Europe & Asia floods: warmer climate means more rain

An important new report by Aon says that as the world contemplates the current and looming impacts of climate change, we must examine the effects we are already experiencing today and the steps that can be taken to start mitigating and preparing right now.

In the past decade alone, the broker says, weather-related disasters have resulted in nearly $3 trillion in economic damage. This accounts for 85 percent of total natural peril losses. These losses include direct impacts from such perils as tropical cyclones, flooding, and wildfires – all of which are demonstrating changing behavior that is putting more lives, livelihoods and property at risk.

Here we present its analysis of one aspect of one of the important recent climate-related disasters:

Europe & Asia Floods

What Happened? One of the natural hazards frequently associated with ongoing and projected future impacts of climate change is precipitation. The peril manifested itself in many parts of the world during 2021 with disastrous consequences. Two emblematic events occurred in mid-July and rewrote history books by setting new records for the costliest catastrophe events for the local insurance sectors: flash flooding in Western Europe, primarily Germany, Belgium, and the Netherlands; and the Henan provincial region floods in China that left devastating impacts in the Zhengzhou metro area.

Across some parts of Germany and elsewhere in western and central Europe, nearly two times the annual July rainfall average fell in a 72 to 96-hour period that overwhelmed many rivers and streams. The major flooding revealed stark regional differences in insurance take-up rates between federal states which further underscores the challenges of a protection gap in a world where climate change impacts are becoming more apparent. The German Insurance Association notes that only 37 percent of buildings in Rheinland-Pfalz, the most affected state, are comprehensively insured against flood damage. This compares to 47 percent in Nordrhein-Westfalen, which is close to the national average.

Following a historic volume of rainfall that fell in Zhengzhou, China (Henan Province) in mid-July, there was even more focus on the significant protection gap which exists in the country. On July 20 alone, Zhengzhou recorded 612.9 millimeters (24.13 inches) of rain. This compares to its total annual average rainfall of 640.8 millimeters (25.23 inches). Catastrophic flooding occurred that led to more than 552,000 insurance claims being filed. Despite the local Henan insurance industry citing a record &1.9 billion in insured loss from the event – the costliest weather event on record for Chinese insurers – it still represented less than 10 percent of the overall economic loss.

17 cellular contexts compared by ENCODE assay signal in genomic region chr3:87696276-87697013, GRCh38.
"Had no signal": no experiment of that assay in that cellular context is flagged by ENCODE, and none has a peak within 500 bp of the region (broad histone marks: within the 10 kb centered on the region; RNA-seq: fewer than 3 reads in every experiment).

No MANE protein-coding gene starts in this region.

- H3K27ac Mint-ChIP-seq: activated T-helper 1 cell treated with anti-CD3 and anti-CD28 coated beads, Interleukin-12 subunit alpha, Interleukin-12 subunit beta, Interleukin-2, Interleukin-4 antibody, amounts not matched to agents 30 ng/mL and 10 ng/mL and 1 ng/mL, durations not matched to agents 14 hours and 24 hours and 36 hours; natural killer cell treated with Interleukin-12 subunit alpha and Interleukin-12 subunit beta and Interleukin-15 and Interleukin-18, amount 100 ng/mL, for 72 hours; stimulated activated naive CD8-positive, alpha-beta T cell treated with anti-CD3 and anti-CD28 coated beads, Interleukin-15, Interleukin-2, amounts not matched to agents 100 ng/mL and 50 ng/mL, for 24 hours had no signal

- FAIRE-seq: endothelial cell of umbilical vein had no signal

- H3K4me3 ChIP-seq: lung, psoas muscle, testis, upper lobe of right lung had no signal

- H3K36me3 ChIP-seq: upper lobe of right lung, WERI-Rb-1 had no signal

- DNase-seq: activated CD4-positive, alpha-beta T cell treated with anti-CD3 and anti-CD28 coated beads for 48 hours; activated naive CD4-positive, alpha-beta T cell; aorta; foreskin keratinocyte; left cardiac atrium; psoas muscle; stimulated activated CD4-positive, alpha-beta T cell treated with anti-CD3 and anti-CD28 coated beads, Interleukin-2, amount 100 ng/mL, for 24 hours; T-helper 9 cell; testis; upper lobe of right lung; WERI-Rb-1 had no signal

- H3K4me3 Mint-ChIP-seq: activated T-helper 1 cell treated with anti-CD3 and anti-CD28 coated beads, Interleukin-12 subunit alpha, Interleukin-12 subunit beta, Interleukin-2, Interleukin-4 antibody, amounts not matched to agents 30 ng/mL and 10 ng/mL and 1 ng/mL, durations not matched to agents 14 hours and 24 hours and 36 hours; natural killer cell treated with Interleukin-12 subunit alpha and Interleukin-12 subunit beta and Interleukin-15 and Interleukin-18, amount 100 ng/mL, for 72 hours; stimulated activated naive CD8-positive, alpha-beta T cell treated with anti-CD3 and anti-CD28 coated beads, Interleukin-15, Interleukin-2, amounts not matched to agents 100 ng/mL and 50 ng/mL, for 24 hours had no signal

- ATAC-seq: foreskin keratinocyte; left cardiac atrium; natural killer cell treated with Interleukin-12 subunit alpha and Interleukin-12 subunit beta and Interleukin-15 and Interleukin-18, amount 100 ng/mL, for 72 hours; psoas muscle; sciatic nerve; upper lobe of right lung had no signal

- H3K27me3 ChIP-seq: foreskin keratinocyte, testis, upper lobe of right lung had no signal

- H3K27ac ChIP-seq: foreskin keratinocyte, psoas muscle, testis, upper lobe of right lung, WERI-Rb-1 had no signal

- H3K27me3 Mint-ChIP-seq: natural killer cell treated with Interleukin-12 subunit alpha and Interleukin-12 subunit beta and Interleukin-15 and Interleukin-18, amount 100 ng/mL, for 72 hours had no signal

The Impact of Climate Change There has been vigorous discussion regarding the role of climate change in both events. The tremendous volume of rainfall that occurred was consistent with what scientific research continues to highlight as expected with warming in the oceans and atmosphere. Warmer temperatures act as an accelerant to the evaporation process – often over the oceans or other large bodies of water – then place more water / moisture into the atmosphere. A basic law of thermodynamics – derived from the Clausius-Clapeyron equation – notes that for each 1°C (1.8°F) of atmospheric warming the air can hold up to 7 percent more moisture. Simply put: Warmer air can hold more water vapor than cooler air.

Despite uncertainties related to climate model data output, there is mounting evidence pointing to more frequent or intense heavy rainfall episodes in some regions. This can translate to a higher flood risk depending on location, infrastructure investment, land use, etc. These heavier rains are also tied to “wavier” behaviour of the jet stream which can stall and allow significant rains to fall over the same areas for an extended period.

Lessons Learned and Solutions

While there are varying levels of uncertainty around the climate change influence on individual weather perils, scientists are more confident about its impact on heavy rainfall. As noted earlier, a warming atmosphere has increasingly led to more extreme flood incidents. This level of understanding is critical as near- and long-term planning strategies are developed to determine ways to limit future flood-related impacts to life and property. The graphic below highlights how understood the climate change influence is on specific perils and how certain / confident scientists are on the influence on individual events.

Action Required! One important step to communicate rainfall and flood risk is via return periods – or how likely such an event is expected to occur. For example: A 100-year event means there is a 1 percent chance of such an event occurring at a location in any given year. It does not mean that it will be another 100 years until another such event happens again. The increased influence of climate change suggests that what is considered a 1-in-100-year event today may becoming a 1-in-75 or 1-in-50-year event in the future. An understanding of this likely shift in event occurrence frequency is highly important when developing risk mitigation and adaptation plans. Such analysis will only enhance the essential need for more regularly updated flood mapping and flood risk tools.

The above is an abridged version of a report from Aon,

Real-Time Climate Change

How the impacts of climate change are becoming more evident with each new catastrophe. To read the full report, click here.

In the past decade alone, Aon says, weather-related disasters have resulted in nearly $3 trillion in economic damage. This accounts for 85 percent of total natural peril losses.

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